September 30th, 2012 in Expressions
I’m afraid that means ‘I’m sorry to tell you that’. This structure is used to introduce apologetic refusals and bad news.
I’m afraid I can’t lend you my car. (= I’m sorry to tell you that I can’t lend you my car.)
I’m afraid I can’t help you. (= I’m sorry to tell you that I can’t help you.)
I’m afraid so and I’m afraid that can be used as short answers.
‘Prices are going up.’ ‘Yes, I’m afraid so.’
‘Can you help me?’ ‘I’m afraid not.’ (= I’m sorry to tell you that I can’t help you.)
After all means ‘we must not forget that…’. It goes at the beginning or at the end of clause.
‘I think you should let him decide what he wants to do with his life. After all, he is a big boy now.’ (= We must not forget that he is a big boy now.)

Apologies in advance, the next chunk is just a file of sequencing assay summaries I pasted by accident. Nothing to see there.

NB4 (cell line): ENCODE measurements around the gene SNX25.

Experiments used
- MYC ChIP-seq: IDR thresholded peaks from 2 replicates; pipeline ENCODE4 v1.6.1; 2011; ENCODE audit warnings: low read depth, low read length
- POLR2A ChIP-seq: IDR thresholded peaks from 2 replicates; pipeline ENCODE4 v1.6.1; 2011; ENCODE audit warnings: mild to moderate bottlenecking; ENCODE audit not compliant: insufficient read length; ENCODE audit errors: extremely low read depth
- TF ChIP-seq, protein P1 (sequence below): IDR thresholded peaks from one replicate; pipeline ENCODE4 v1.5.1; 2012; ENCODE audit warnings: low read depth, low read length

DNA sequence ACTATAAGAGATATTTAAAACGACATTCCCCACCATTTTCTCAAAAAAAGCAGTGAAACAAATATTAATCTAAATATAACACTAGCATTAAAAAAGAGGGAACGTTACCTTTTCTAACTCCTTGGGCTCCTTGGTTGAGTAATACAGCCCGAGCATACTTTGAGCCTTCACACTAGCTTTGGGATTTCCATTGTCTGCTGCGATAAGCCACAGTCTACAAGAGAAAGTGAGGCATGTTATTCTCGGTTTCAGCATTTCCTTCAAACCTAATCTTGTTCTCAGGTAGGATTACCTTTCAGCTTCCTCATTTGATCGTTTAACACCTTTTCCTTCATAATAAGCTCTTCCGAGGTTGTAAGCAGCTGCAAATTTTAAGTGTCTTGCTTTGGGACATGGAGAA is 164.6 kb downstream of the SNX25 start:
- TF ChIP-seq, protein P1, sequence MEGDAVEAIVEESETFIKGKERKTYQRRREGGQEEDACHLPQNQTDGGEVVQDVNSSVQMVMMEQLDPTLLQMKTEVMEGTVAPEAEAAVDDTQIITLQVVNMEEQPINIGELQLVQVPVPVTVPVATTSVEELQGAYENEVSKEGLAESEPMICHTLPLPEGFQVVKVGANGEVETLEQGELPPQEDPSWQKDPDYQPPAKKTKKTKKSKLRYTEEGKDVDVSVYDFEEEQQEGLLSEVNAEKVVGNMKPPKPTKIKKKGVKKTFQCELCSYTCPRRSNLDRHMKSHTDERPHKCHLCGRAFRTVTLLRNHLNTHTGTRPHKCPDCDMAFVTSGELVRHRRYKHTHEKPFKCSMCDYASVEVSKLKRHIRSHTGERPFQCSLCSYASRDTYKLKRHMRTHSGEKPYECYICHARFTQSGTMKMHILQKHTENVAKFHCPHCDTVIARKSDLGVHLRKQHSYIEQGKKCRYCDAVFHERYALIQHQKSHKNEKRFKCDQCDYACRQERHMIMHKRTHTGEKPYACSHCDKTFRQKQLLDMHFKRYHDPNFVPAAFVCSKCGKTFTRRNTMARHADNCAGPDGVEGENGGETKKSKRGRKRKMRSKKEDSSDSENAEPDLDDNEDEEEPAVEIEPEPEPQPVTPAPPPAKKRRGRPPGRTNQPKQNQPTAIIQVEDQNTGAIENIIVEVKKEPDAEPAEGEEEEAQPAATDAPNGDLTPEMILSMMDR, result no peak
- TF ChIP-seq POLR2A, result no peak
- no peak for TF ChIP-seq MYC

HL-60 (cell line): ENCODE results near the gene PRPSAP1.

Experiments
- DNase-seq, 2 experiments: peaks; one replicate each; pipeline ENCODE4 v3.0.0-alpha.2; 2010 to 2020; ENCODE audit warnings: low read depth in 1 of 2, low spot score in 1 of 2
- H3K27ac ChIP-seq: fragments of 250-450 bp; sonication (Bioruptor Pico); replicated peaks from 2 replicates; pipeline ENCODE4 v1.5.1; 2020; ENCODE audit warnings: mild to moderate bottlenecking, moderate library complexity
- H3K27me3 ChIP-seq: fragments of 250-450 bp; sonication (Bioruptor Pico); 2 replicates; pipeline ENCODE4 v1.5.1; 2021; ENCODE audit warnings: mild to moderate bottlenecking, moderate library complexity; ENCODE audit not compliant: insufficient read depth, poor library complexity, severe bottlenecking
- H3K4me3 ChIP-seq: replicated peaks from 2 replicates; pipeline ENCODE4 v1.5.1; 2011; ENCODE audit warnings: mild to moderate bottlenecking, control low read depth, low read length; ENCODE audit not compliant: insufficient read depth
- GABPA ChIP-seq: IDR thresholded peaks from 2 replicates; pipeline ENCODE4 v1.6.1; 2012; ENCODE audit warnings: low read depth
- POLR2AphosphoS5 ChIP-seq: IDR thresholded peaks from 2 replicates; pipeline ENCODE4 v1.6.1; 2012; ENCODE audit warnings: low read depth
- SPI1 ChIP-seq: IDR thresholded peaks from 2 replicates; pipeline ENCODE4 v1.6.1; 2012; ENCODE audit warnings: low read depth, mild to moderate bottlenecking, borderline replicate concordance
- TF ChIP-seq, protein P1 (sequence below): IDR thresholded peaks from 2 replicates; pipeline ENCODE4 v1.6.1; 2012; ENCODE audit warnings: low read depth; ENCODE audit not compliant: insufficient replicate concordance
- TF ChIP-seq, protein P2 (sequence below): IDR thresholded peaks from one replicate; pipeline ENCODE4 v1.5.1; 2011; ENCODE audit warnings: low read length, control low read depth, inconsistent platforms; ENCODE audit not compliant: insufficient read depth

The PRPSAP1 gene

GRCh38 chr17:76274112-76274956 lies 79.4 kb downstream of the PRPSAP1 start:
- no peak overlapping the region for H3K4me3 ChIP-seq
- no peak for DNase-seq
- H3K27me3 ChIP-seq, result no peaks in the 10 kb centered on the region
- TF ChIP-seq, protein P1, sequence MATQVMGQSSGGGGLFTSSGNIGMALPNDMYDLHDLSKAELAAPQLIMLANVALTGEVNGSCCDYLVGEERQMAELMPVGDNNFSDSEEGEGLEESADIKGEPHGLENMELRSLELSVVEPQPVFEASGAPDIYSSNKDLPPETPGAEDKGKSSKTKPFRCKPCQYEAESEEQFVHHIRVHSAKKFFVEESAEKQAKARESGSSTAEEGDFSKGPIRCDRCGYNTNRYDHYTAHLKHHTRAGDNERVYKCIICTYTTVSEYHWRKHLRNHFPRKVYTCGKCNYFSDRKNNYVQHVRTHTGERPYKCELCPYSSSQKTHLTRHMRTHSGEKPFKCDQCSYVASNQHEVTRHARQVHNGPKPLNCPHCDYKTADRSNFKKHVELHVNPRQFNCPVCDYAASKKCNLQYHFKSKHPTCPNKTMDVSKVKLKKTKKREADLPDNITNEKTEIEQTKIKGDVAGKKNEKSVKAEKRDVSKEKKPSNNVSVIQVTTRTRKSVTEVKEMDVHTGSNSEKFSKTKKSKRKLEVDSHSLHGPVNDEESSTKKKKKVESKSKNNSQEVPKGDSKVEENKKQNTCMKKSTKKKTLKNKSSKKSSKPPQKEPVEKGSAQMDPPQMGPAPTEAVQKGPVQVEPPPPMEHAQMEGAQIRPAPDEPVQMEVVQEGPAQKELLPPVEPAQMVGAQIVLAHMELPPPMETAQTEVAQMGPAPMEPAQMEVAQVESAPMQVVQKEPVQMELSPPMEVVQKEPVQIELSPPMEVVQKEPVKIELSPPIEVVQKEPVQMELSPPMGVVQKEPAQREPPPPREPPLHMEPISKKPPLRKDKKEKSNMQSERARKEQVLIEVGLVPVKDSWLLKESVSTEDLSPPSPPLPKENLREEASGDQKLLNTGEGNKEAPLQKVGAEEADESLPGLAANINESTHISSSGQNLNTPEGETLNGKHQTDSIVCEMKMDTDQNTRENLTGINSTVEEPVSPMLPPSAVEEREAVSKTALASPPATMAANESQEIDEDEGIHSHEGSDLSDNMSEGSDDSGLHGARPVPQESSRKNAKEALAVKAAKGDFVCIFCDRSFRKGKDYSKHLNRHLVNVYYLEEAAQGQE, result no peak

‘Of course, you’re tired. After all, you were working all day.’
Almost can mean ‘similar to, but not exactly the same’.
Susie is almost like a daughter to me.
My computer has a mind of its own – it is almost human.
These structures are used to talk about the absence of change.
My new job isn’t any different from my last one.
‘How’s your father today?’ ‘No different. He’s still very ill.’
Any/no good; any/no use
It’s no good waiting for him. He isn’t going to him.
It’s no use asking him. He doesn’t know.
‘Was the film any good?’